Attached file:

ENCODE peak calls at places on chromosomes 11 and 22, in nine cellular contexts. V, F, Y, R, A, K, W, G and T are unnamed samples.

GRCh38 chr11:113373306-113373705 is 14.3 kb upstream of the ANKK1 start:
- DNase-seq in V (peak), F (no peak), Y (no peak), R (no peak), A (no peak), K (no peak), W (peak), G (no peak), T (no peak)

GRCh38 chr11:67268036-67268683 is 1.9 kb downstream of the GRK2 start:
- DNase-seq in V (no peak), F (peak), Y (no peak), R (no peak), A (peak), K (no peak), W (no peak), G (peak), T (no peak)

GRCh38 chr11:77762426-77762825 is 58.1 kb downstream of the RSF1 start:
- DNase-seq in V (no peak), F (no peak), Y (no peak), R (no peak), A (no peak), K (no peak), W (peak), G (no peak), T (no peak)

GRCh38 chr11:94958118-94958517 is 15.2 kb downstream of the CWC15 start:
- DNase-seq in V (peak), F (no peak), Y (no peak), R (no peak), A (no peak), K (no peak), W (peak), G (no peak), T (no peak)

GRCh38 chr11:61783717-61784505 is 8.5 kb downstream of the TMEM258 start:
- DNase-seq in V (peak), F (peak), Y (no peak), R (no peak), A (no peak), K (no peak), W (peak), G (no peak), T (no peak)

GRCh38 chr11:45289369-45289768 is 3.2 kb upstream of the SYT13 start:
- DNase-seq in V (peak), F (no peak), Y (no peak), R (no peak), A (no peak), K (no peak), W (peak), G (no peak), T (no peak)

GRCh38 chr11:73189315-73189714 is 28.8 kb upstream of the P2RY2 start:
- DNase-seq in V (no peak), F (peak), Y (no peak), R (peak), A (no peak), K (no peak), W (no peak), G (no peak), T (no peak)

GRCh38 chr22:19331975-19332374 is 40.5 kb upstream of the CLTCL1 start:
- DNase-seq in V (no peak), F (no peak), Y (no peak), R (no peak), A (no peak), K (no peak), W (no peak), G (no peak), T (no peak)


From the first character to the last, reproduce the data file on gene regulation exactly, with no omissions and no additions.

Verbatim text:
ENCODE peak calls at places on chromosomes 11 and 22, in nine cellular contexts. V, F, Y, R, A, K, W, G and T are unnamed samples.

GRCh38 chr11:113373306-113373705 is 14.3 kb upstream of the ANKK1 start:
- DNase-seq in V (peak), F (no peak), Y (no peak), R (no peak), A (no peak), K (no peak), W (peak), G (no peak), T (no peak)

GRCh38 chr11:67268036-67268683 is 1.9 kb downstream of the GRK2 start:
- DNase-seq in V (no peak), F (peak), Y (no peak), R (no peak), A (peak), K (no peak), W (no peak), G (peak), T (no peak)

GRCh38 chr11:77762426-77762825 is 58.1 kb downstream of the RSF1 start:
- DNase-seq in V (no peak), F (no peak), Y (no peak), R (no peak), A (no peak), K (no peak), W (peak), G (no peak), T (no peak)

GRCh38 chr11:94958118-94958517 is 15.2 kb downstream of the CWC15 start:
- DNase-seq in V (peak), F (no peak), Y (no peak), R (no peak), A (no peak), K (no peak), W (peak), G (no peak), T (no peak)

GRCh38 chr11:61783717-61784505 is 8.5 kb downstream of the TMEM258 start:
- DNase-seq in V (peak), F (peak), Y (no peak), R (no peak), A (no peak), K (no peak), W (peak), G (no peak), T (no peak)

GRCh38 chr11:45289369-45289768 is 3.2 kb upstream of the SYT13 start:
- DNase-seq in V (peak), F (no peak), Y (no peak), R (no peak), A (no peak), K (no peak), W (peak), G (no peak), T (no peak)

GRCh38 chr11:73189315-73189714 is 28.8 kb upstream of the P2RY2 start:
- DNase-seq in V (no peak), F (peak), Y (no peak), R (peak), A (no peak), K (no peak), W (no peak), G (no peak), T (no peak)

GRCh38 chr22:19331975-19332374 is 40.5 kb upstream of the CLTCL1 start:
- DNase-seq in V (no peak), F (no peak), Y (no peak), R (no peak), A (no peak), K (no peak), W (no peak), G (no peak), T (no peak)